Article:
While clients are waiting to find out what insurance companies will pay after a car accident, their focus is usually just on getting to that point. They might need medical treatment that takes a large portion of their time. Plus, they might be dealing with chronic or recurring pain that makes daily activities challenging or impossible. There’s uncertainty about how much (or even if) settlement they will receive.
Once parties come to an agreement, suddenly they come to a realization. Almost every time they’ve received a check in the past, pretty soon after that they had to give some away to Uncle Sam. That’s why one of the most common questions we get is, “Do I have to pay taxes on my car wreck settlement?”
Tax Liability in Most Situations
We’re attorneys, not accountants. This isn’t advice on how you should pay your taxes. Everyone’s situation is different and laws change, so make sure you talk to a tax professional before you plan how you’ll use your car wreck settlement.
However, that being said, you’ll be relieved to know in most situations you won’t have to pay taxes on your car accident settlement. Your settlement isn’t considered income in the same way as your paycheck, inheritance or lottery winnings. These parts of a personal injury settlement aren’t usually subject to taxation:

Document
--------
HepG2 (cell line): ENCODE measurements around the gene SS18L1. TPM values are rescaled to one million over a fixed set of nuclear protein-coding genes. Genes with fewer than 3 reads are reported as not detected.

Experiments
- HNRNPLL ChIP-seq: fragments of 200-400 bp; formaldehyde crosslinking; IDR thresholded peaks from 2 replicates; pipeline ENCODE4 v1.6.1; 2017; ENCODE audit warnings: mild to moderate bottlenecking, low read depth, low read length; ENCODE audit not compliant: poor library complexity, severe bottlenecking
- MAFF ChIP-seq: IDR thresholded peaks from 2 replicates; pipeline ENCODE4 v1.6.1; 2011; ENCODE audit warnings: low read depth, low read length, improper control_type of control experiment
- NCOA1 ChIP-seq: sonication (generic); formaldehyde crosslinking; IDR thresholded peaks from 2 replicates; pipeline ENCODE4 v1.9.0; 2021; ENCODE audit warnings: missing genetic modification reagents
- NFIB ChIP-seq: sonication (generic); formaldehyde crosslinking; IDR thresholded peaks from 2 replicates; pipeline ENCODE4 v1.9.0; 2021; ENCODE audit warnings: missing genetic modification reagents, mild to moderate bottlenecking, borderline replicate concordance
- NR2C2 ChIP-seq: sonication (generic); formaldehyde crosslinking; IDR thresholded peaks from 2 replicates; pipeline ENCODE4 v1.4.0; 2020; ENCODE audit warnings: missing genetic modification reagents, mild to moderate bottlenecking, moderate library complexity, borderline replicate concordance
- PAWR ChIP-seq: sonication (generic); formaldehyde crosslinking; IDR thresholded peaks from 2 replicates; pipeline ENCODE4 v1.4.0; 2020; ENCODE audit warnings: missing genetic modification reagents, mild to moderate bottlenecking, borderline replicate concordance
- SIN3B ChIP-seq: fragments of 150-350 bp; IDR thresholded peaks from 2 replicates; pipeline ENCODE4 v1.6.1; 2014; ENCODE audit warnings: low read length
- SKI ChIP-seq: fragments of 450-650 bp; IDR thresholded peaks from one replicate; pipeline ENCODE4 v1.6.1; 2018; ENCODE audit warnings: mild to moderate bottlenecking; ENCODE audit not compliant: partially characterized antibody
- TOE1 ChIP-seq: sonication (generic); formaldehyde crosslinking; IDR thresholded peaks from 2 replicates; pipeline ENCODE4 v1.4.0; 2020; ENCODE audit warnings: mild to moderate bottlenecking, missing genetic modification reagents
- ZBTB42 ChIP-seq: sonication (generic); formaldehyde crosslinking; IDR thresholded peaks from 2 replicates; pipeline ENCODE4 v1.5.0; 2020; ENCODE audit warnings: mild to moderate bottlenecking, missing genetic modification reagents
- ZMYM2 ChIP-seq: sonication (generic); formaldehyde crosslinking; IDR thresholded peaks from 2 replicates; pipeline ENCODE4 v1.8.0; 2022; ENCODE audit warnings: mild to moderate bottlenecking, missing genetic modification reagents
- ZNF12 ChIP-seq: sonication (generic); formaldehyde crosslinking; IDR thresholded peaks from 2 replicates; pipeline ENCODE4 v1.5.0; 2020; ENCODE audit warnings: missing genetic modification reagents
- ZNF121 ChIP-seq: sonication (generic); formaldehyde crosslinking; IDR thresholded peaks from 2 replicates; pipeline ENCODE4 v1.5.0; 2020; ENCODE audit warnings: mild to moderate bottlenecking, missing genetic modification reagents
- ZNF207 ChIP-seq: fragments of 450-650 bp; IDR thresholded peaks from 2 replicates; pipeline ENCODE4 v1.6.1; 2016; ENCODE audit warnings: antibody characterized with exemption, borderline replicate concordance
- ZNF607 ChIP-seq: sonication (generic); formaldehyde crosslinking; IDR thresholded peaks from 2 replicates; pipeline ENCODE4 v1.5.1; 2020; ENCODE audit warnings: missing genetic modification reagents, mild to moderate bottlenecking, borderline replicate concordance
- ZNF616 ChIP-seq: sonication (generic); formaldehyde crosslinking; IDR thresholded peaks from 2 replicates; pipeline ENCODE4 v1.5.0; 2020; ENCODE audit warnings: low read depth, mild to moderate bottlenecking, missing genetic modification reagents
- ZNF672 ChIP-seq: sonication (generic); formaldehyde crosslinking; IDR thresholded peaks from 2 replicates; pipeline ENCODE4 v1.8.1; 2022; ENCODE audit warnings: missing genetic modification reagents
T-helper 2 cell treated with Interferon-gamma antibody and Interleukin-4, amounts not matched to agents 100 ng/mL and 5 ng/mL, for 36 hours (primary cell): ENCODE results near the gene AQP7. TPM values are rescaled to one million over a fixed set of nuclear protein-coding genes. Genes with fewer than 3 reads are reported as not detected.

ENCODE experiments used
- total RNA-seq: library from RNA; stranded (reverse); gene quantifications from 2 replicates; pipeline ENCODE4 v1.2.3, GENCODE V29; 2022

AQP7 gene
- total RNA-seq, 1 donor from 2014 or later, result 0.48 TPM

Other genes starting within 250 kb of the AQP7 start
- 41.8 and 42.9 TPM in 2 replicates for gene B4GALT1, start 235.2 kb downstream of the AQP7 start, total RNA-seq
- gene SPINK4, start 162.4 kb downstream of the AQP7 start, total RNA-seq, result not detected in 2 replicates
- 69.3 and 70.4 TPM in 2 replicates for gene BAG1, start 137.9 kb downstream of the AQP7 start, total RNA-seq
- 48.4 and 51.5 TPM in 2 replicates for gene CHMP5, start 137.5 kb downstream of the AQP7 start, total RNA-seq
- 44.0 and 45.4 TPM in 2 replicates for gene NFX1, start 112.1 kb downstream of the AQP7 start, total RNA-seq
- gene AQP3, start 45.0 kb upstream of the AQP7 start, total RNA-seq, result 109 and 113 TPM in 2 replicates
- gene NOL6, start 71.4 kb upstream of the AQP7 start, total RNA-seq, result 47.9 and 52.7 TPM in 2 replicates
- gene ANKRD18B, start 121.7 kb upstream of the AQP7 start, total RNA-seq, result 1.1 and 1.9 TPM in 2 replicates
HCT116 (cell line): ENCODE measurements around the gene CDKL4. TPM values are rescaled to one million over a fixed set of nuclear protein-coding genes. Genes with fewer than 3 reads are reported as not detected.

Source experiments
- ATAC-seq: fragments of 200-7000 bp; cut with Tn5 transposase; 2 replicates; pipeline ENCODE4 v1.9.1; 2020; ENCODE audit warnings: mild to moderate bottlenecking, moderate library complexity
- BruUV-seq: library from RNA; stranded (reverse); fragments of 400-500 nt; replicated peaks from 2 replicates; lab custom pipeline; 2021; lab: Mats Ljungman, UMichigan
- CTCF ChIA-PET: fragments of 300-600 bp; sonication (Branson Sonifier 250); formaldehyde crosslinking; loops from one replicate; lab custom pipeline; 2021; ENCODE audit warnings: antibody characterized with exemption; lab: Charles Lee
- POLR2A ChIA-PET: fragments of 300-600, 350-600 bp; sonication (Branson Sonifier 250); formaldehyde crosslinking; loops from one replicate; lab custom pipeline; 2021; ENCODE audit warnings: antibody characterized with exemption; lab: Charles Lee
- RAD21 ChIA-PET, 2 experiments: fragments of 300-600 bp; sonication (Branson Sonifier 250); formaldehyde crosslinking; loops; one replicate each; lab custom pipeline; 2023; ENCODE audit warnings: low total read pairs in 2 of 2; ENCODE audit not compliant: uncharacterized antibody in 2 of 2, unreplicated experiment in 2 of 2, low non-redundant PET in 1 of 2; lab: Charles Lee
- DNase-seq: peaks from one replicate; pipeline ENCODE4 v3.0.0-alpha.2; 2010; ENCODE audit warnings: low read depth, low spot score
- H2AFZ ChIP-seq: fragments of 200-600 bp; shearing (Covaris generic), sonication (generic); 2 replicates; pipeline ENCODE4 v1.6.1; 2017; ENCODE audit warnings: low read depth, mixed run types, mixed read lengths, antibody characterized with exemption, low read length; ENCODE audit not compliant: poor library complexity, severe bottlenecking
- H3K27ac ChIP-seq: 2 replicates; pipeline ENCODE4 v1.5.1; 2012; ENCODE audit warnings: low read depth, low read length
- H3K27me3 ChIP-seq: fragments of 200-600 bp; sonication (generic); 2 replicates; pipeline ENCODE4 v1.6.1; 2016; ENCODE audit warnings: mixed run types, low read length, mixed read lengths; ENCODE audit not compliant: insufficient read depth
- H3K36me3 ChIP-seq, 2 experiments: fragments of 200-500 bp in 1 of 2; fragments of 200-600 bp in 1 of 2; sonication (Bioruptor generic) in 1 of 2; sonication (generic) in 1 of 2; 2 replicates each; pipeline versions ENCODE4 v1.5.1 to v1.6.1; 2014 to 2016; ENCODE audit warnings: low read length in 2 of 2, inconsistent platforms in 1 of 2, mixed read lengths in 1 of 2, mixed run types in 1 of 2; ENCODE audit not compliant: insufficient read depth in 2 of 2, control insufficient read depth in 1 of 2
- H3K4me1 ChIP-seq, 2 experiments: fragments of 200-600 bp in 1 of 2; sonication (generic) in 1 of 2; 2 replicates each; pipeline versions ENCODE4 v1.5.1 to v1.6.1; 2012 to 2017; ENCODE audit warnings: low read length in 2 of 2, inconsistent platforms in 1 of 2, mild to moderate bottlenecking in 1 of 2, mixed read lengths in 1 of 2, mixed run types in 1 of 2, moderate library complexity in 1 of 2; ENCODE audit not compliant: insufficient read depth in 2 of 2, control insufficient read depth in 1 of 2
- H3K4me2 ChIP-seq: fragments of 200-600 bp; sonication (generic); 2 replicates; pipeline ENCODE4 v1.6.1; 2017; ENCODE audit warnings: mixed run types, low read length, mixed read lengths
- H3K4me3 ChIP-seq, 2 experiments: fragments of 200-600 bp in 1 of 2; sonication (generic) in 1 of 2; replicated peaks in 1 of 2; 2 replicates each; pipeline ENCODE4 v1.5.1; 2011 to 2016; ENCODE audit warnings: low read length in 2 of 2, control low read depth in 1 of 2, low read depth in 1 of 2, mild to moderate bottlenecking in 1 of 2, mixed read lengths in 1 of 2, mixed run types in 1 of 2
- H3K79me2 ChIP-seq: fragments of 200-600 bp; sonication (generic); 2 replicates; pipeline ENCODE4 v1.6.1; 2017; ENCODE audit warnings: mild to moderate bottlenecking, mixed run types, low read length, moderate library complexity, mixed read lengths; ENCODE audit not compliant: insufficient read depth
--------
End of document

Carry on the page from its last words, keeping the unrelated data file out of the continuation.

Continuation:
- Compensation for physical injuries like medical expenses or medical liens
- Lost wages
- Pain and suffering compensation
- Loss of consortium
- Compensation for emotional distress caused by your injury
This applies both to the amount an insurance company pays and any additional damages the court awards in your case.
But There Are Exceptions
Let’s say you were injured in 2019 and spent a considerable amount on medical treatment. You were still working through your personal injury claim when it came time to file taxes. You claimed your medical expenses as a tax deduction and received credit. If that’s the case, when you receive a settlement you’ll probably be required to pay taxes on that portion.
Sometimes emotional distress claims can get tricky. If you get hurt and it causes you emotional distress, your settlement is tax-free. However, if you didn’t receive an actual injury and your claim is based solely on emotional distress, you might have to pay taxes. This type of thing is rare in a car wreck – most drivers don’t expect to be compensated if no injury occurred.
Who You Should Talk to First
We’re not tax professionals, but we’ve been helping clients pursue large settlements for decades. We have a lot of experience when it comes to car accident settlements and tax liability, knowledge based on real-life situations. If you’ve received a settlement, talk to your accountant about your potential liability. But if you’re just beginning to work toward filing a personal injury claim for your car wreck, we can help answer all your related questions. Schedule your free consultation online today.